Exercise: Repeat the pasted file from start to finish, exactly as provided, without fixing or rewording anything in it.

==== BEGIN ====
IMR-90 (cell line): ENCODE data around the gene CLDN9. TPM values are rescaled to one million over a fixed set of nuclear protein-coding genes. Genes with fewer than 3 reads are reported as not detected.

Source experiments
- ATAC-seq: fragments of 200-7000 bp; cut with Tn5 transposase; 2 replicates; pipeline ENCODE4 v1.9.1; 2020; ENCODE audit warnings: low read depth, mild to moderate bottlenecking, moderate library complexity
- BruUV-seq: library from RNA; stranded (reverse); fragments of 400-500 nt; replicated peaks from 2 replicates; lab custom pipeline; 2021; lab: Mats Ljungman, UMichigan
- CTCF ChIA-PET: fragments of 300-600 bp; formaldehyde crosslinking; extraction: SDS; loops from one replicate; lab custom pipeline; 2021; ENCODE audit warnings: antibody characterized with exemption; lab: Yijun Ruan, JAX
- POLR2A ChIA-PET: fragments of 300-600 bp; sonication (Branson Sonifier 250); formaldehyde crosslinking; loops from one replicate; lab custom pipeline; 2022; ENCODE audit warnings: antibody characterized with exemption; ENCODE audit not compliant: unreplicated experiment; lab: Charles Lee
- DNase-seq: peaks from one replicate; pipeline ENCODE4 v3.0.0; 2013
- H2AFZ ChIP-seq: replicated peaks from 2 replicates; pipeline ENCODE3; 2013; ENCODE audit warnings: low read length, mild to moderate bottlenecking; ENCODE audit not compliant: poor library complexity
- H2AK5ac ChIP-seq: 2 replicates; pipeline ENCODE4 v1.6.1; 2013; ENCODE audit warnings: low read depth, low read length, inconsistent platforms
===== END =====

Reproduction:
IMR-90 (cell line): ENCODE data around the gene CLDN9. TPM values are rescaled to one million over a fixed set of nuclear protein-coding genes. Genes with fewer than 3 reads are reported as not detected.

Source experiments
- ATAC-seq: fragments of 200-7000 bp; cut with Tn5 transposase; 2 replicates; pipeline ENCODE4 v1.9.1; 2020; ENCODE audit warnings: low read depth, mild to moderate bottlenecking, moderate library complexity
- BruUV-seq: library from RNA; stranded (reverse); fragments of 400-500 nt; replicated peaks from 2 replicates; lab custom pipeline; 2021; lab: Mats Ljungman, UMichigan
- CTCF ChIA-PET: fragments of 300-600 bp; formaldehyde crosslinking; extraction: SDS; loops from one replicate; lab custom pipeline; 2021; ENCODE audit warnings: antibody characterized with exemption; lab: Yijun Ruan, JAX
- POLR2A ChIA-PET: fragments of 300-600 bp; sonication (Branson Sonifier 250); formaldehyde crosslinking; loops from one replicate; lab custom pipeline; 2022; ENCODE audit warnings: antibody characterized with exemption; ENCODE audit not compliant: unreplicated experiment; lab: Charles Lee
- DNase-seq: peaks from one replicate; pipeline ENCODE4 v3.0.0; 2013
- H2AFZ ChIP-seq: replicated peaks from 2 replicates; pipeline ENCODE3; 2013; ENCODE audit warnings: low read length, mild to moderate bottlenecking; ENCODE audit not compliant: poor library complexity
- H2AK5ac ChIP-seq: 2 replicates; pipeline ENCODE4 v1.6.1; 2013; ENCODE audit warnings: low read depth, low read length, inconsistent platforms